b) when a certain path through the code does not require use the singleton. for example, maybe we don't need to load the config file this time.

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Will F    1069
Quote:
This, and ordered destruction, are, IMHO, the only reasons to use a singleton over a simple global variable.


Ok thanks, I think I have a better understanding of them now. I just keep seeing singletons mentioned in things i've been reading. I thought I understood how they worked (basically a slightly better way to use global objects but I was worried that I might be missing something.

I still don't understand why you would use them unless you absolutely had to. I tend to think of global scope as "evil" - don't use it unless you need to or have a good reason to do so (or else next thing you know you'll end up with far too many globals - I generally use few if any globals in my projects).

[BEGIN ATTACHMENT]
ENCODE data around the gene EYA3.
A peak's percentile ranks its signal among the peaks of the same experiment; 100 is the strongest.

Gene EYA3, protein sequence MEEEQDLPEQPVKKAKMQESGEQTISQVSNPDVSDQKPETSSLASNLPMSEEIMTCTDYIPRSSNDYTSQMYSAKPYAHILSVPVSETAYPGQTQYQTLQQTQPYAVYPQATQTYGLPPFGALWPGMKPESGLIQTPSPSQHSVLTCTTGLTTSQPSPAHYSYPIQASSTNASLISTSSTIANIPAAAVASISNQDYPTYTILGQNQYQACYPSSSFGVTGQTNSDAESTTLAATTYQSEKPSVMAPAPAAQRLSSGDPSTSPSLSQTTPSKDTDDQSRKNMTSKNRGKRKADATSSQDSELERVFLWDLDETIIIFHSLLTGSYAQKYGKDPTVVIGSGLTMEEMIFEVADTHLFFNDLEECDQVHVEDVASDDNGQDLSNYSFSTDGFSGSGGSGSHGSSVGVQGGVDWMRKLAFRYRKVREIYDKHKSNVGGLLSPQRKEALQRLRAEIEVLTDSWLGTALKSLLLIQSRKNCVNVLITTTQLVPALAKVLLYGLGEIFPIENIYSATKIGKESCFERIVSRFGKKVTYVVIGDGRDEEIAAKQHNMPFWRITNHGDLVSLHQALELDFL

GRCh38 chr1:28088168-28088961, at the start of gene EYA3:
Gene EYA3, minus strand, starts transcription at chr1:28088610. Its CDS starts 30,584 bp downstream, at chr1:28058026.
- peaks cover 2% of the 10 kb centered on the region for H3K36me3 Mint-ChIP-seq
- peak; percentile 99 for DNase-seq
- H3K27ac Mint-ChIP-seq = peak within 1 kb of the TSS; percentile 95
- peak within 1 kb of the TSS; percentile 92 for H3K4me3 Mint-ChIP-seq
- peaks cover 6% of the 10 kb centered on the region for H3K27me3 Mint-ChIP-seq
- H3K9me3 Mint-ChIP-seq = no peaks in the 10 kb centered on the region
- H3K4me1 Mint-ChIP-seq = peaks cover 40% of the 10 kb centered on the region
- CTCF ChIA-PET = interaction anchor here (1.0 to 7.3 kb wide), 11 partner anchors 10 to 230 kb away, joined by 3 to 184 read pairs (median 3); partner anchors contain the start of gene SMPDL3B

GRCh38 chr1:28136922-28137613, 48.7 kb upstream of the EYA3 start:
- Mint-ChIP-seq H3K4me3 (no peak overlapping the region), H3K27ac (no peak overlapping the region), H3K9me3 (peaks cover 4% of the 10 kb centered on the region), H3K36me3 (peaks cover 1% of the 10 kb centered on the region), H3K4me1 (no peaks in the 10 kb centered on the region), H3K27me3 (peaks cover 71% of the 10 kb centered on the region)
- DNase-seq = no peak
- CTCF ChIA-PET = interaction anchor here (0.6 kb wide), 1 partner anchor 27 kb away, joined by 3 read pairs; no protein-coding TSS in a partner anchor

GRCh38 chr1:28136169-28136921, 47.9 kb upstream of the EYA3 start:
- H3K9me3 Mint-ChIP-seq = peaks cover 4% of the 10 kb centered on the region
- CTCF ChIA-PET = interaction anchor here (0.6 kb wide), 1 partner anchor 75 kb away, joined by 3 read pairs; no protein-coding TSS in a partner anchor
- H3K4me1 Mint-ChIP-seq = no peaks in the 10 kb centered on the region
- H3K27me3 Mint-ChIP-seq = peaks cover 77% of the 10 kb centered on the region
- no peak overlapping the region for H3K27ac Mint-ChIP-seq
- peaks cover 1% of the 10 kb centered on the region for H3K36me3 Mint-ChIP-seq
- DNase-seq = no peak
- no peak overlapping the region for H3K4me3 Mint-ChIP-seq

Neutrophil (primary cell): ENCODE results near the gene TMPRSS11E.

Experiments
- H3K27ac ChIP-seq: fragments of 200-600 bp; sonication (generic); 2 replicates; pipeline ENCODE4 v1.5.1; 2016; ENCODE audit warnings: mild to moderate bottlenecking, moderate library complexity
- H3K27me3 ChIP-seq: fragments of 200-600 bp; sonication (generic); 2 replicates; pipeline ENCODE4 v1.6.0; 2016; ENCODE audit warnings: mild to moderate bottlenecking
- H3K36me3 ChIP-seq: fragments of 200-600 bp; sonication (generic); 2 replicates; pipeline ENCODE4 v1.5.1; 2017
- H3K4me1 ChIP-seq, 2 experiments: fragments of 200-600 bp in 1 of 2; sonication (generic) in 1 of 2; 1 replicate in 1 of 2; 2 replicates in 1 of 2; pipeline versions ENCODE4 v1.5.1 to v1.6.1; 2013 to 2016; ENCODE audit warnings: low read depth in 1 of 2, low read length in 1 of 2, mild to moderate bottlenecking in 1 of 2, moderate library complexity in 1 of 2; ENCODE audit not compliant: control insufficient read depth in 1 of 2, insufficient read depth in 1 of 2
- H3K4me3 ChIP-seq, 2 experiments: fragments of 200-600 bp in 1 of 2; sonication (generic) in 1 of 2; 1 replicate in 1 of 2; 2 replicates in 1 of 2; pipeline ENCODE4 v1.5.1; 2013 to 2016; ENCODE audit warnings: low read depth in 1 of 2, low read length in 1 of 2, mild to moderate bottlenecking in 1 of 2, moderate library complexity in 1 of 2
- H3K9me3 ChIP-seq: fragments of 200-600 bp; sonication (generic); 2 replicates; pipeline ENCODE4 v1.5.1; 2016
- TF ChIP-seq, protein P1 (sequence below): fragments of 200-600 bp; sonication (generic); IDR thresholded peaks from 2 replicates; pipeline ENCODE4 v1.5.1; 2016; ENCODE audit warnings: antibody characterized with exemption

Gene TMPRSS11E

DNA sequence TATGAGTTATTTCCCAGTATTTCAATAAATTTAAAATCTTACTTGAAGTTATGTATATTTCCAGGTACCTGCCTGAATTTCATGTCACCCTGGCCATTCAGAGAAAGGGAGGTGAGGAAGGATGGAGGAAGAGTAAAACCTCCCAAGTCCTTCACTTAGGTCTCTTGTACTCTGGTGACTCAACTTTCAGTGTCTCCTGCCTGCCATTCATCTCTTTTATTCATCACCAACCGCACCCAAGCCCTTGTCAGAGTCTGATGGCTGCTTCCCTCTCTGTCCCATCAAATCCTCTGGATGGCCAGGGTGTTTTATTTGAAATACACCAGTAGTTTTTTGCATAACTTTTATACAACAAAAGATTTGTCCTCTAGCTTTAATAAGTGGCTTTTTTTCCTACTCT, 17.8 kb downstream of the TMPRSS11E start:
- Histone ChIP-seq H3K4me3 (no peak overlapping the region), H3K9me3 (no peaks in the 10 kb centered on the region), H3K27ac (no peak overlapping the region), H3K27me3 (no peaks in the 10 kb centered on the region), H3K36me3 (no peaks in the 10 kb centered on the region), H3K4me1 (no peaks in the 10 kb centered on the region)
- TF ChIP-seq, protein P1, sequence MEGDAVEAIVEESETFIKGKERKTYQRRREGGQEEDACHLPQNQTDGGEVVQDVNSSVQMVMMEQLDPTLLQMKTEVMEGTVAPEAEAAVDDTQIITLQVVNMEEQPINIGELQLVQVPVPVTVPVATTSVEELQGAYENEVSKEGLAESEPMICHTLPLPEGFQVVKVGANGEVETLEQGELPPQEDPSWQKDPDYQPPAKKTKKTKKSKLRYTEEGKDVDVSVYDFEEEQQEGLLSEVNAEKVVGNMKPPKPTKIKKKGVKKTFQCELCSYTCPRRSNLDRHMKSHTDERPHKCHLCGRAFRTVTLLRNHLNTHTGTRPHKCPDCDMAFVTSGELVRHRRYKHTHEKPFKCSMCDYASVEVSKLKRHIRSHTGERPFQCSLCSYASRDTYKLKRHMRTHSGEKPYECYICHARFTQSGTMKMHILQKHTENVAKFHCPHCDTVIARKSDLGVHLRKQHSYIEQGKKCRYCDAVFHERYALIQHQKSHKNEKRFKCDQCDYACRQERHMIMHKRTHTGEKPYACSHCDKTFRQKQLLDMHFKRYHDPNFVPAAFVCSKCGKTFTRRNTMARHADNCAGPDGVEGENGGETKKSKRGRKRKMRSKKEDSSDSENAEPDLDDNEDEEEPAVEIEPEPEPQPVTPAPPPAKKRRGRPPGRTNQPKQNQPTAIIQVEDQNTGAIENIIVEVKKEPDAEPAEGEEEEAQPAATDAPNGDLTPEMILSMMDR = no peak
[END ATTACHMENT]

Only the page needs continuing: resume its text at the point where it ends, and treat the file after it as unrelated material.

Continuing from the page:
Since my way also controls the order of construction and destruction, I think i'll stick with the method I described above for the texture manager on my project, I can live with the memory overhead of roughly 40 pointers to the manager.

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petewood    819
Quote:
Original post by mgarriss
i think that singleton can be very useful. for example, your program loads a config file that many different parts of your code need to access. one solution would be to pass around a ref or pointer to your config object everywhere it's needed. the other option is to have it available at global scope. this is fine IMHO because there should only ever be one instance of this object and it also cleans up your code. you can eliminate having a config pointer in all the classes that need it (which could be a lot) and you don't have to pass it into every constructor.